Archaeologists uncover 3,000-year-old ancient Egyptian woman with more than 70 hair extensions

The ancient Egyptians also dyed their grey hair and used styling products

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Archaeologists excavating an ancient Egyptian city of Amarna have discovered a woman with more than 70 elaborate and lengthy hair extensions.

Researchers don’t know who she was or what she did but the former resident of the 3,300-year-old city is one of hundreds of people now being examined as experts uncover the lost history of the daily lives of Amarna's inhabitants.

Jolanda Bos, an archaeologist working on the project, told Live Science that the woman had not been mummified but buried simply, wrapped in a mat. She wore “a very complex coiffure with approximately 70 extensions fastened in different layers and heights on the head,” Ms Bos was quoted as saying.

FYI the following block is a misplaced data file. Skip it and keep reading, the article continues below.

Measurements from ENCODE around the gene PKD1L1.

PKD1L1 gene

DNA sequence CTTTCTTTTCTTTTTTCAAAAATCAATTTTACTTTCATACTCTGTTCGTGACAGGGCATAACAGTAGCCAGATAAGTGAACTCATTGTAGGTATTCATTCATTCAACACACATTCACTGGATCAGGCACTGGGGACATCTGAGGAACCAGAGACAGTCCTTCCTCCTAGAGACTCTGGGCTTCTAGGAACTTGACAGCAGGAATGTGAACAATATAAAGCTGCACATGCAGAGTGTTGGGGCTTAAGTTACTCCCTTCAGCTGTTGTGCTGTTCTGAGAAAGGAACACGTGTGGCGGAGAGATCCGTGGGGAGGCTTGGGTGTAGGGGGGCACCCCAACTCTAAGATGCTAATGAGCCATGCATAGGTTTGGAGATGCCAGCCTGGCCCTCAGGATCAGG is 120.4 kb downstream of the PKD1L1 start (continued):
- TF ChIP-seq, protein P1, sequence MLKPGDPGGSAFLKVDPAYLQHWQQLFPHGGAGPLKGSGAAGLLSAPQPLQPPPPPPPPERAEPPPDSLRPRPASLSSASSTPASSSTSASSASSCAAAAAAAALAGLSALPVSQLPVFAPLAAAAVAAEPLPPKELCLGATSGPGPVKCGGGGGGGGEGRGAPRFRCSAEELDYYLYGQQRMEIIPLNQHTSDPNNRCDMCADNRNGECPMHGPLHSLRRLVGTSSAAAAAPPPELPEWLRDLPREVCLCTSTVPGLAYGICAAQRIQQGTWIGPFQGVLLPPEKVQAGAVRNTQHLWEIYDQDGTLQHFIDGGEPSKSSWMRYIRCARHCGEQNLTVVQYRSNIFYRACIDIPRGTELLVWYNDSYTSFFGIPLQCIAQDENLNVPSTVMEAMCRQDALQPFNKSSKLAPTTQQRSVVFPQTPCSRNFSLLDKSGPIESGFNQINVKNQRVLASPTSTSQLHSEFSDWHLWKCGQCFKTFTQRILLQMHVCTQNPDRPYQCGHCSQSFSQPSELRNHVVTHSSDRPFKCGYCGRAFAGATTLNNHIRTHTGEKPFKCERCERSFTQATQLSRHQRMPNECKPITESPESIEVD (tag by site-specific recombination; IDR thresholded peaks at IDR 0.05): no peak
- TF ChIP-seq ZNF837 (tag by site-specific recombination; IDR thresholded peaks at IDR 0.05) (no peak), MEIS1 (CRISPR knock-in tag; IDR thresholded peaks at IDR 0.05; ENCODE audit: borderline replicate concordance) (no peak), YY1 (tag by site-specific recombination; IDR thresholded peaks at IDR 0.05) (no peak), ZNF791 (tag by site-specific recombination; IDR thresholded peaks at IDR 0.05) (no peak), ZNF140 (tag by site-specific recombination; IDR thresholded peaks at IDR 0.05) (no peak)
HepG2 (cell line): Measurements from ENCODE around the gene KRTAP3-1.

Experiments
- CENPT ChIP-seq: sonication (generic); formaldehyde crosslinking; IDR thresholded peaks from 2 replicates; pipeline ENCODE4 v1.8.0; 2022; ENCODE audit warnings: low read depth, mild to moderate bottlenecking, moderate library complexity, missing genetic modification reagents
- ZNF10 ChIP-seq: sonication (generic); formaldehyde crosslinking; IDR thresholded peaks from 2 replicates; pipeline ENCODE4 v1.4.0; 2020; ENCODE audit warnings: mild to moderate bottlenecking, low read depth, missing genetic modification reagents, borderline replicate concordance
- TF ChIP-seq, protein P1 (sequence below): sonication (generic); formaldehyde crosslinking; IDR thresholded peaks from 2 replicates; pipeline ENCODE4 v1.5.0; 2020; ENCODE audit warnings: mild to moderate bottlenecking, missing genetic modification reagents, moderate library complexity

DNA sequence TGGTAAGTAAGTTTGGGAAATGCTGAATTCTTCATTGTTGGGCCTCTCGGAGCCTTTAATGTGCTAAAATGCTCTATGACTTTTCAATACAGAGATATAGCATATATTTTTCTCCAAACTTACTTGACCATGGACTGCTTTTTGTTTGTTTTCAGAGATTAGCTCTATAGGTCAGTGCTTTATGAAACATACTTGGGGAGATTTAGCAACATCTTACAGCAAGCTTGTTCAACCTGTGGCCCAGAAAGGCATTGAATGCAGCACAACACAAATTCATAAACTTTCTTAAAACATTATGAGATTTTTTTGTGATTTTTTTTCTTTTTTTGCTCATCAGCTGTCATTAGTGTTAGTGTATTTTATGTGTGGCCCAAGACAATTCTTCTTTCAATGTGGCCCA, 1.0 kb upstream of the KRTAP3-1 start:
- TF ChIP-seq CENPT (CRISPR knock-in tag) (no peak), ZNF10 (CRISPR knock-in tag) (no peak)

Ms Bos, who led research into Amarna’s hairstyles, and published her findings in the Journal of Egyptian Archaeology, explained: “The hair was most likely styled after death, before a person was buried. It is also likely, however, that these hairstyles were used in everyday life as well."

A selection of 100 recently excavated skulls, of which 28 still had hair, showed that a variety of hairstyles were worn in Egypt between around 1353-1335 B.C. The heads showed that braids and coils around the ears were popular but often kept short. Fat was a frequently used styling product and Henna was used to hide any stray grey hairs.

This woman, among other ancient Egyptians, may have dyed her hair “for the same reason as why people dye their hair today, in order not to show the gray color,” Ms Bos said.

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